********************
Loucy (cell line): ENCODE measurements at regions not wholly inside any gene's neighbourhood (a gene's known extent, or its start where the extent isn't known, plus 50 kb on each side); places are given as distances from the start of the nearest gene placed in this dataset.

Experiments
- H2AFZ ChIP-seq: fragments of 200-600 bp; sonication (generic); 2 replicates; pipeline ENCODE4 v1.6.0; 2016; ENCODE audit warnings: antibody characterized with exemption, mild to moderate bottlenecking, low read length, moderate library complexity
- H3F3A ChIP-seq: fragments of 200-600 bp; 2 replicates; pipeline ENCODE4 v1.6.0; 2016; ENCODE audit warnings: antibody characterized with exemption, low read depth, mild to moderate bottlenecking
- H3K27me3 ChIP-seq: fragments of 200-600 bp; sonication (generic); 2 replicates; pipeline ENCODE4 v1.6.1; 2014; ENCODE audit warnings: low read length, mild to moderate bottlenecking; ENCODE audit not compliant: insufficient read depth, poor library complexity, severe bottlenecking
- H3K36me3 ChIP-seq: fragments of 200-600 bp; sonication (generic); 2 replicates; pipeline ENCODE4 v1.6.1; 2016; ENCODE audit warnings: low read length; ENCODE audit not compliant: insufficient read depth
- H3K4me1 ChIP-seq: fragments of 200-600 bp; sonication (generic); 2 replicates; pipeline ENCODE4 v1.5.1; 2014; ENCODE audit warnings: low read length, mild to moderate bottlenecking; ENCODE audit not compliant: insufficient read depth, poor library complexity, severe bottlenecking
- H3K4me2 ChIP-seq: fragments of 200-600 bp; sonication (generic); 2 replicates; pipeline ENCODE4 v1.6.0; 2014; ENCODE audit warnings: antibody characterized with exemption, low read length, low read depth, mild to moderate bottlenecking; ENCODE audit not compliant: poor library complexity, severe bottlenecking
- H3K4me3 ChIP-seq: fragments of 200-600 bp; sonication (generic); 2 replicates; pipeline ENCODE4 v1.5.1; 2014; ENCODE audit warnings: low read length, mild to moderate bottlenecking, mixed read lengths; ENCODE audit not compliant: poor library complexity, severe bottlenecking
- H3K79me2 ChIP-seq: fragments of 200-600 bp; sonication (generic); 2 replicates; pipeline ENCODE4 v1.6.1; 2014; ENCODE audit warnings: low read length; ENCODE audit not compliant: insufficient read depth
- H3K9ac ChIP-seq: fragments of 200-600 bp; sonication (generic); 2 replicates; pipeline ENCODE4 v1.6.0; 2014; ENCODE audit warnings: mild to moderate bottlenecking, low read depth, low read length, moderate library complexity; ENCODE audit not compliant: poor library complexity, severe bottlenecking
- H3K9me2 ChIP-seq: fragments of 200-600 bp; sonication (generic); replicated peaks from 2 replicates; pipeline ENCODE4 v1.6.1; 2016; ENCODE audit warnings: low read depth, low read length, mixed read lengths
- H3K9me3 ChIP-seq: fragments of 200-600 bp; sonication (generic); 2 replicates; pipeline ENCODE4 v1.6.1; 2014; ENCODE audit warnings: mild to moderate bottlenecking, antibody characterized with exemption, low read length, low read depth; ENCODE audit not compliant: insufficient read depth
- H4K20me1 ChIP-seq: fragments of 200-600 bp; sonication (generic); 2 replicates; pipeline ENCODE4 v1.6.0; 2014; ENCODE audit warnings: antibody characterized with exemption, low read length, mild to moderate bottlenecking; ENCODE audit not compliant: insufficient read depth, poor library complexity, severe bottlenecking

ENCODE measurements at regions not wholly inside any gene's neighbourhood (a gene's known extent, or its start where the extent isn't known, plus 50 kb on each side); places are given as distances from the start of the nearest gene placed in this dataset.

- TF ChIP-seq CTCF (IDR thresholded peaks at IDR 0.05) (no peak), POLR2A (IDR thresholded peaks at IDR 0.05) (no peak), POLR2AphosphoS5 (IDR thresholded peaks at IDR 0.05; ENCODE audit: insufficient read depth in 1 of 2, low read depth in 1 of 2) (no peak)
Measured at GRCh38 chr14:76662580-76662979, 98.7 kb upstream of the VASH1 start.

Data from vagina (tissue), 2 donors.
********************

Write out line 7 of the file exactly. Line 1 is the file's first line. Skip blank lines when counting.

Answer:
- H3K4me1 ChIP-seq: fragments of 200-600 bp; sonication (generic); 2 replicates; pipeline ENCODE4 v1.5.1; 2014; ENCODE audit warnings: low read length, mild to moderate bottlenecking; ENCODE audit not compliant: insufficient read depth, poor library complexity, severe bottlenecking